The most distinctive design element in the iM's cabin is the wide swath of piano-black trim in its dash. It's a trendy material choice, and likely to appeal to the fashion-conscious buyers Scion hopes to attract. They might not mind that its sheer size seems like overkill, or that it's so easily smudged by fingerprints. It's accented with plenty of upscale soft-touch trim.
Less premium is the material used to upholster the seats and doors. It looks rather cheap and shiny, particularly in direct sunlight, and doesn't appear especially durable.
The driver and front passenger have plenty of space, but that can't be said for passengers in the rear seat, where head room is in short supply and 6-footers will feel cramped. The cargo area is similarly compact when the 60/40-split seat backs aren't folded flat. Visitors to Scion showrooms may actually find that the iA's sedan body offers more useful space.
Even with its sound-proofing, the iM allows a fair bit of road noise into the cabin.
2016 Scion iM
No crash-test scores have been reported yet, and most of the latest higher-tech safety features are absent.
There isn't much data on the Scion iM from the two major U.S. safety organizations, but the scant information out there is mildly reassuring.
The NHTSA may not even have the Scion iM on their radar, but at least the IIHS has rated the hatchback "Good" on its moderate overlap crash and side impact protection.
While the iM doesn't benefit from driver assists like lane-keeping alerts, it does have what Scion calls the Star Safety System, which includes stability and traction control, anti-lock brakes, a brake assist that adds full pressure during panic braking, and a "smart stop" feature that reduces engine power when the brake and gas pedals are used simultaneously in some situations.
Outboard rear seats have lower anchors, and all three back seats have tether anchors for child safety seats.
The iM comes with a first aid kit, a tire pressure monitor system, and a temporary spare tire.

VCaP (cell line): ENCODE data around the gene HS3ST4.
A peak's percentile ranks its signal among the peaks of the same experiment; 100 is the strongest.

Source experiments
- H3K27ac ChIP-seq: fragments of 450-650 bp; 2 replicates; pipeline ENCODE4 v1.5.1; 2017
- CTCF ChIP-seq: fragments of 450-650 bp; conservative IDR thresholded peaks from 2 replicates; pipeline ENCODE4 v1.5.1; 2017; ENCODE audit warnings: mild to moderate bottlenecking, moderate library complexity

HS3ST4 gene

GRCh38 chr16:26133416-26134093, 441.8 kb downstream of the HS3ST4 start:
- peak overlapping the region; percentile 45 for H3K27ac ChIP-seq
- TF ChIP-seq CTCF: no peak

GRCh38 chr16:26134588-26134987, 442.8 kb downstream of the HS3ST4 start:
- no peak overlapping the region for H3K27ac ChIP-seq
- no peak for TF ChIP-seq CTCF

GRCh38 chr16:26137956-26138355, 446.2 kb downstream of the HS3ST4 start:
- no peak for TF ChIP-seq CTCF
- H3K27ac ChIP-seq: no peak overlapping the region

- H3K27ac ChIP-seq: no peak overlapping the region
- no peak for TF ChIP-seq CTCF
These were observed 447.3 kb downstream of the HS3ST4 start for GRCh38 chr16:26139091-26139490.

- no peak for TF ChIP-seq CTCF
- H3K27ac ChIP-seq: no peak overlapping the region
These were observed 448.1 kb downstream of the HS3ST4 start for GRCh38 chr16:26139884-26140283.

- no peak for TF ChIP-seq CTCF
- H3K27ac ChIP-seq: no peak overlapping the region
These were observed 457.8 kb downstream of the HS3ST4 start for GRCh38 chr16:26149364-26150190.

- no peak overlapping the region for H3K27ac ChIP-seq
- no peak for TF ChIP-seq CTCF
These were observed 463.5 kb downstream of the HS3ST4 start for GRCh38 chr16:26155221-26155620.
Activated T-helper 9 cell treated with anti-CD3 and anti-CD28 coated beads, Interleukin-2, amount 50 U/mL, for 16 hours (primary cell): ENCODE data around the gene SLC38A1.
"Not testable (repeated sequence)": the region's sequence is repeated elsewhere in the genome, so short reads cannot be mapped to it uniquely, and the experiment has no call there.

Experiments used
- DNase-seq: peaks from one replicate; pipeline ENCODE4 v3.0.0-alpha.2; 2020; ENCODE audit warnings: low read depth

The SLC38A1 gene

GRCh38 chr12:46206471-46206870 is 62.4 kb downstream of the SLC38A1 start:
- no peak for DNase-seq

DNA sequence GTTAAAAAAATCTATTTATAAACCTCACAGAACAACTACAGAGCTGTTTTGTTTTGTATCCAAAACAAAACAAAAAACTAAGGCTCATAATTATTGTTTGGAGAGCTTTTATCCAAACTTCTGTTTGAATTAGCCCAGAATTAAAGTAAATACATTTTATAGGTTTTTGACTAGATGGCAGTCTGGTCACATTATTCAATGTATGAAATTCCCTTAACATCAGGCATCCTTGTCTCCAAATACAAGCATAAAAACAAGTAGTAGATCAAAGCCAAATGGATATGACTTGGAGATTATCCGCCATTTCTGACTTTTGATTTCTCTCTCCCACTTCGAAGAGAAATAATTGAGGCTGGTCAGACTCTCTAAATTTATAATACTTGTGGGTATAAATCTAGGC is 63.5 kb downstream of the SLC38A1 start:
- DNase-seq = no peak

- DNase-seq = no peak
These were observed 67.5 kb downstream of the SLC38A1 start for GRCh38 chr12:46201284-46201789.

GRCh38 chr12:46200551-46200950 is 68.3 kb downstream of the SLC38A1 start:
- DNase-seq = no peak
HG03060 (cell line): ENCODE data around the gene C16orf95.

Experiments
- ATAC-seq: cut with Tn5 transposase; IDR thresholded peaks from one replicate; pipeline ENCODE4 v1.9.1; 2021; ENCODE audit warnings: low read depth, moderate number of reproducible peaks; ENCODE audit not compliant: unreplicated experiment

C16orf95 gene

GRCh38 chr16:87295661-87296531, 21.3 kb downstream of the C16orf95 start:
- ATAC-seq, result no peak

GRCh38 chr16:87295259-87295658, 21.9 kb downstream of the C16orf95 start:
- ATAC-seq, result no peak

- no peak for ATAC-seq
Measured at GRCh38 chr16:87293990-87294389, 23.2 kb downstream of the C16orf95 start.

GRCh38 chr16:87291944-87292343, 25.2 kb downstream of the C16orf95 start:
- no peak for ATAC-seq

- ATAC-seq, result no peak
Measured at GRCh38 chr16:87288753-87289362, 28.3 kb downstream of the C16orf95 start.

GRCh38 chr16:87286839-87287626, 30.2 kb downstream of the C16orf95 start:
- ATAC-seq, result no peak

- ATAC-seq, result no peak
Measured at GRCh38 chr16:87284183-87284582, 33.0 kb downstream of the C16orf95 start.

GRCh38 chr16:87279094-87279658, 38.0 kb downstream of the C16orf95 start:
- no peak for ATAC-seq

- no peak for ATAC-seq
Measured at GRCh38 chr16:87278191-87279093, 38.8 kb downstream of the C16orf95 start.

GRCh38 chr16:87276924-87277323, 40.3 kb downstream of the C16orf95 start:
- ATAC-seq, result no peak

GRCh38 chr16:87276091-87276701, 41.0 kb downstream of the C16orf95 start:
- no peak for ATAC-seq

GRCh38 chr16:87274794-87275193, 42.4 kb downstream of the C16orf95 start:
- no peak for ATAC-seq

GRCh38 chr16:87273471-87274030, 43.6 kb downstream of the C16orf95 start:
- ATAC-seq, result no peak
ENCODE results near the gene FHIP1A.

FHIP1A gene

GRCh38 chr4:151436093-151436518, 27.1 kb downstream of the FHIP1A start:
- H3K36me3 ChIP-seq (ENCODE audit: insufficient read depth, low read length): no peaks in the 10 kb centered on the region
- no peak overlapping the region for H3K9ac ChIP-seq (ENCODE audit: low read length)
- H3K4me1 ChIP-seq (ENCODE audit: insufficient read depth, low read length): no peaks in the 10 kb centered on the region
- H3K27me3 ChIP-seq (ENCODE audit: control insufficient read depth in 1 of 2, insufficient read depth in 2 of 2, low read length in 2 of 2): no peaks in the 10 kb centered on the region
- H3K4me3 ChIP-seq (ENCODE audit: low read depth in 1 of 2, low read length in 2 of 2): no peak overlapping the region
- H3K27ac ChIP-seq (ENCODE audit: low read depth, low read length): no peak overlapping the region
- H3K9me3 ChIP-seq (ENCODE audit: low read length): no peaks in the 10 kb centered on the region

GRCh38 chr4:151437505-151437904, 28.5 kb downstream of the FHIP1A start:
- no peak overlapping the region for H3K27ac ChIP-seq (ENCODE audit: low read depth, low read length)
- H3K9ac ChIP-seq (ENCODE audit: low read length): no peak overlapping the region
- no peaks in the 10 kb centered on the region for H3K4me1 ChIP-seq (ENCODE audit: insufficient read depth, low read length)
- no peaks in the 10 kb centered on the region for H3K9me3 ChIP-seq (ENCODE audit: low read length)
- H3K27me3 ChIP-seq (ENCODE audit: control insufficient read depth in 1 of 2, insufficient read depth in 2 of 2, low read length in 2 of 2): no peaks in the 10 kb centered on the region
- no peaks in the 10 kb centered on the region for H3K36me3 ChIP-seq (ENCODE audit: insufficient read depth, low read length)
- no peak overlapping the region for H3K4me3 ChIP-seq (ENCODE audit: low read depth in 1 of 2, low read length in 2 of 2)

2016 Scion iM
The iM's reasonably well-equipped out of the box, but Scion only offers a choice of color and transmission and some after-factory accessories.
The iM comes in a single well-equipped trim level. Buyers choose only a transmission type and paint color.
Standard features include automatic headlights, dual-zone automatic climate control, keyless entry, cruise control, power-folding mirrors, and a tilt-and-telescope steering wheel with audio controls.
At the center of the instrument cluster is a color multi-information display—a first for a Scion. A 7.0-inch monitor, meanwhile, has AM/FM/HD radio, six speakers, an auxiliary jack and a USB port with iPod connectivity. Bluetooth enables hands-free phone and music streaming.
Also included is Scion Service Boost, which provides two years or 24,000 miles of scheduled maintenance (whichever comes first) and two years of roadside assistance.
Although options aren't offered from the factory, Scion dealers have an array of accessories that enable buyers to customize an iM.
2016 Scion iM
Fuel economy of up to 32 mpg combined is one strong reason to buy a Scion iM, though a Nissan Altima achieves the same figure for nearly the same price.
Scion wants the iM to attract an active driver and pitches it as an athletic hatchback. Still, fuel economy is a better reason to shop for one versus its handling.
The iM is one of the more fuel-efficient new vehicles to be introduced for the 2016 model year. The EPA rates it at 27 mpg city, 36 highway, 31 combined with the manual shifter; 28/37/32 mpg with the continuously variable automatic.
Along with versatility, one of the classic reasons to buy a compact hatchback is gas mileage. The Scion iM doesn't fail in that respect, though it's worth a reminder that some big family four-doors can equal these lofty fuel economy ratings—the Accord and Altima come to mind, even in non-hybrid form.